Altar pastry sister hopes communion discussion promotes understanding – Catholic Standard

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(CNS) – Holy Communion – so sacred and essential to the Catholic faith – has simple beginnings with nuns across the country making these altar breads both as a ministry and as a means of supporting themselves .

At St. Clair Monastery in Langhorne, Pennsylvania, the sisters have been making altar bread five days a week for over 100 years.

At the monastery, outside of Philadelphia and tucked directly behind a suburban neighborhood, the Poor Clare sisters start their days at 5:30 am and spend a few hours in prayer before starting their work for the rest of the morning.

At work, the sisters silently operate machines that mix flour and water, then cook this mixture in a press that forms thin circular wafers which they transfer to a drying oven and separate, count and place in boxes. bags for shipping.

Sister Isabel Macarilay, a Poor Clare, fills a bag of freshly baked and cut altar bread in the bakery of St. Clair Monastery in Langhorne, Pa. On July 21, 2021. The monastery produces up to 3 million altar breads per year, selling what could eventually become dedicated hosts to parishes across Pennsylvania and other parts of the United States (CNS Photo / Chaz Muth)

In the sisters’ warm kitchen – with a sign at the entrance that says “Altar Bread Department” – the aroma of freshly baked bread fills the air.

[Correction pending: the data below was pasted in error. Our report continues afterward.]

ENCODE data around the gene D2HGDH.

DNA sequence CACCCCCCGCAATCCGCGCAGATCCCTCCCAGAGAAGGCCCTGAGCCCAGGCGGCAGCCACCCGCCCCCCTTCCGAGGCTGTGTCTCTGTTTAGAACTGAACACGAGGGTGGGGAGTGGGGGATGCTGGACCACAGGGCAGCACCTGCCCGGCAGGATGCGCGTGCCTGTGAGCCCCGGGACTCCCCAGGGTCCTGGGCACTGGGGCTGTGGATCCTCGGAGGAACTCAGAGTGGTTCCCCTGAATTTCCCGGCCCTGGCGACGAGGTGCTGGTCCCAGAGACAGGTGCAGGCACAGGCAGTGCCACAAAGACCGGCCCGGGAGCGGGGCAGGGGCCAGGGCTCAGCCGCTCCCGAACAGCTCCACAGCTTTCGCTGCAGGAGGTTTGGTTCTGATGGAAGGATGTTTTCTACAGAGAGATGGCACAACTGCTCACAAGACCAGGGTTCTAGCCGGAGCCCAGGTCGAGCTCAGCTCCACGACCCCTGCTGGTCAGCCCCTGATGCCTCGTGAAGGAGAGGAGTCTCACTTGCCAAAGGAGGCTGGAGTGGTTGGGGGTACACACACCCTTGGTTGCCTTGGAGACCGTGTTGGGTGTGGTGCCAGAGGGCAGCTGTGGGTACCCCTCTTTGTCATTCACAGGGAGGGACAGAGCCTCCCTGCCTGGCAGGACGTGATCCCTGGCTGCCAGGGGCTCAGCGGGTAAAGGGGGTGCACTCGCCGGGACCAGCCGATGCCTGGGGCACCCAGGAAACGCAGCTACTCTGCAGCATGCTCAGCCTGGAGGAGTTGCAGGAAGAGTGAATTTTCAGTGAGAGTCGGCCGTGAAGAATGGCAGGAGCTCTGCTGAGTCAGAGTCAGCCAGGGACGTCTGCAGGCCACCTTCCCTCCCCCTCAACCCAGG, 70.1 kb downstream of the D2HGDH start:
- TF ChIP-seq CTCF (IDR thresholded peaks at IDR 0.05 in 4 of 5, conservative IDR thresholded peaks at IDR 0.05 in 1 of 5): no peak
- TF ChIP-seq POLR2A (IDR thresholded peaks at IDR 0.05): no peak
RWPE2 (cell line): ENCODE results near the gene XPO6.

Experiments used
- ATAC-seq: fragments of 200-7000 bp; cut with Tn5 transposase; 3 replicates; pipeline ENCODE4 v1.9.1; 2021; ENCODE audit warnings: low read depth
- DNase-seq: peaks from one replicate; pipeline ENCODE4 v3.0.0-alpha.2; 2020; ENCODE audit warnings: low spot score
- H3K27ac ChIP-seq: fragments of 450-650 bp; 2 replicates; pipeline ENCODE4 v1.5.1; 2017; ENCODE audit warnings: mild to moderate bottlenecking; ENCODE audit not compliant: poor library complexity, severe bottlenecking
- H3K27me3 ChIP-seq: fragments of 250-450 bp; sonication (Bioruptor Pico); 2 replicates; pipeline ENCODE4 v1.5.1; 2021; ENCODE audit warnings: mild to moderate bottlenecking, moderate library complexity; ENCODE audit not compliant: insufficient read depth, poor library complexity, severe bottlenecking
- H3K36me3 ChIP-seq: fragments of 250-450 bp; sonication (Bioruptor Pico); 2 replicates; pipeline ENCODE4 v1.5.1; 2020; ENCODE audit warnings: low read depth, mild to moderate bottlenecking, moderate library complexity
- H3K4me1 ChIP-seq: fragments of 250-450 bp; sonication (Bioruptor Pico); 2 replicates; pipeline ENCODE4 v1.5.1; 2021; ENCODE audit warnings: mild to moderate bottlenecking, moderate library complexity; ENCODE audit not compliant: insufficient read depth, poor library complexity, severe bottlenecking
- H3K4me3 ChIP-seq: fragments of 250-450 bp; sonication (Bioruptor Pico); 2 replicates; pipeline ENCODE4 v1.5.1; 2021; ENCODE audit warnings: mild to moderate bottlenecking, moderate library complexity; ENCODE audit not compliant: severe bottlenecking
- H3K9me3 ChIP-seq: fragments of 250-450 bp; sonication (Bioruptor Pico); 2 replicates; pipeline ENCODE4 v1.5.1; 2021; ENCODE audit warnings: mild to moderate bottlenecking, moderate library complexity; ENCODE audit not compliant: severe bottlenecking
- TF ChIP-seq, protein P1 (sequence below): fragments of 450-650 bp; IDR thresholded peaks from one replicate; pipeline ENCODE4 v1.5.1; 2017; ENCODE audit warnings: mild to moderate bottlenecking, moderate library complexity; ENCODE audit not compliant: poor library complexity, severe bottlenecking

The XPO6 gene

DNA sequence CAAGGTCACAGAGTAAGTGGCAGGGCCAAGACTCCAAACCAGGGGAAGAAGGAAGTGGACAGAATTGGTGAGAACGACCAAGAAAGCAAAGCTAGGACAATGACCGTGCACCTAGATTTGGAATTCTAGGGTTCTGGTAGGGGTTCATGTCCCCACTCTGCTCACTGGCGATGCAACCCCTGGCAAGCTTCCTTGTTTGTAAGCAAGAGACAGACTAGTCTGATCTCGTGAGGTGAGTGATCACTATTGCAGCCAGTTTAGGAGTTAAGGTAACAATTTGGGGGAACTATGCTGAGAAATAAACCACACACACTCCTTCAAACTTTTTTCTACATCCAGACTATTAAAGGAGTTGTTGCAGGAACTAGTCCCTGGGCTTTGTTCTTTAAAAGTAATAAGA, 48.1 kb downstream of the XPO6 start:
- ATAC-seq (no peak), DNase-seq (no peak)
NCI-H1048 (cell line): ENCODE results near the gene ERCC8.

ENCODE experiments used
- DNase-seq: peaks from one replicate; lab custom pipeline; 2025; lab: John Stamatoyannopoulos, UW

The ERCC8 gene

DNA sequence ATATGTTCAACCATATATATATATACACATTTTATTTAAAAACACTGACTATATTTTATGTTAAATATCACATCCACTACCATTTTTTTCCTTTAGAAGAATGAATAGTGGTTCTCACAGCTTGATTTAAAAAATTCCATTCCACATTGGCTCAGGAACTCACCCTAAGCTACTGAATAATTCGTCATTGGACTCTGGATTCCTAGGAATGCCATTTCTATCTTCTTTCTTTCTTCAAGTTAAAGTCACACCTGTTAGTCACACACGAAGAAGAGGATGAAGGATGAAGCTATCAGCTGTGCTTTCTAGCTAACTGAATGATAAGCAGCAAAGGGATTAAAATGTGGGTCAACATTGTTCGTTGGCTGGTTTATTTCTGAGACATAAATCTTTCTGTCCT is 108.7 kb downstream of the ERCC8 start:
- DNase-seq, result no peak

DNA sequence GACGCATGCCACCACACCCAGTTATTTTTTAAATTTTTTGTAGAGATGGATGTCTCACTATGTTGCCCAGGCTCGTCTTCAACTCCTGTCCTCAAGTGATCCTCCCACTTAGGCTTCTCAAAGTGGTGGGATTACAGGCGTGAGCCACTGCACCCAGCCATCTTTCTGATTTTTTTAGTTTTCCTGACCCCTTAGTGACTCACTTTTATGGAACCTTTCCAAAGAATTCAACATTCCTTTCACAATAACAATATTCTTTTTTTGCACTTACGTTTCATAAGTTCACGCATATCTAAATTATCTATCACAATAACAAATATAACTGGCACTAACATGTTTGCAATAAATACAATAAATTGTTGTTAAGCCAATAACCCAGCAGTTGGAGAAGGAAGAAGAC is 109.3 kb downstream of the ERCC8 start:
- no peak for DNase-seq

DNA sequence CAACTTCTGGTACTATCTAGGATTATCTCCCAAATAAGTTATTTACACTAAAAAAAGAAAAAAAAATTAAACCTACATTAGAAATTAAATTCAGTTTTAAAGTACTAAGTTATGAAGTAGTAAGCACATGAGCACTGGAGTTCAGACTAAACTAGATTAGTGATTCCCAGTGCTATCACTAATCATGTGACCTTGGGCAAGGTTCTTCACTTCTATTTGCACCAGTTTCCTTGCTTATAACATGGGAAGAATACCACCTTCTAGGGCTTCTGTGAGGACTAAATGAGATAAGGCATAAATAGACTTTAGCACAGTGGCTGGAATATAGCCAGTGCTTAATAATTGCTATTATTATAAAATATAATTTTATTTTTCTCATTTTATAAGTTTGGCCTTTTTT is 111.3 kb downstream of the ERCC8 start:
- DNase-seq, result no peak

All around are reminders of the faith with religious symbols and images on the gray brick walls, small statues of Mary near the coffee and tea counter and machines with names such as “archangel” or “JP2 “for Saint John Paul II.

While working, the sisters meditate or pray for those who will receive these loaves.

Silence is intentional. Poor Claire Sister Anne Bartol, originally from Louisiana, said the sisters followed the tradition of Saint Clare, which said that the sisters “should always work with their hands and in common,” but she also envisioned community work takes place in silence “so that you can also meditate while you work.”

Sister Anne, 57, a finance graduate with an MBA who manages the operation of the altar breads, said that “everything came together” for her with this vocation and her particular ministry.

She spoke with Catholic News Service at the end of July, after a shift, about the work of these sisters and its connection to something bigger.

The sisters sought to be more efficient in their work. They observed the techniques of other sisters who also make altar bread, and the Italian makers of the machines they use visited them to personally deliver and explain the updated equipment.

They had a drop in orders during the pandemic but are now picking up.

But this ministry, which Sister Anne described as a privilege, is only part of their vocation; this is what sustains them but it also links them directly to the life of the Church.

“Our main job is always prayer,” Sister Anne said. “This is how we were called to give ourselves to God for the world.”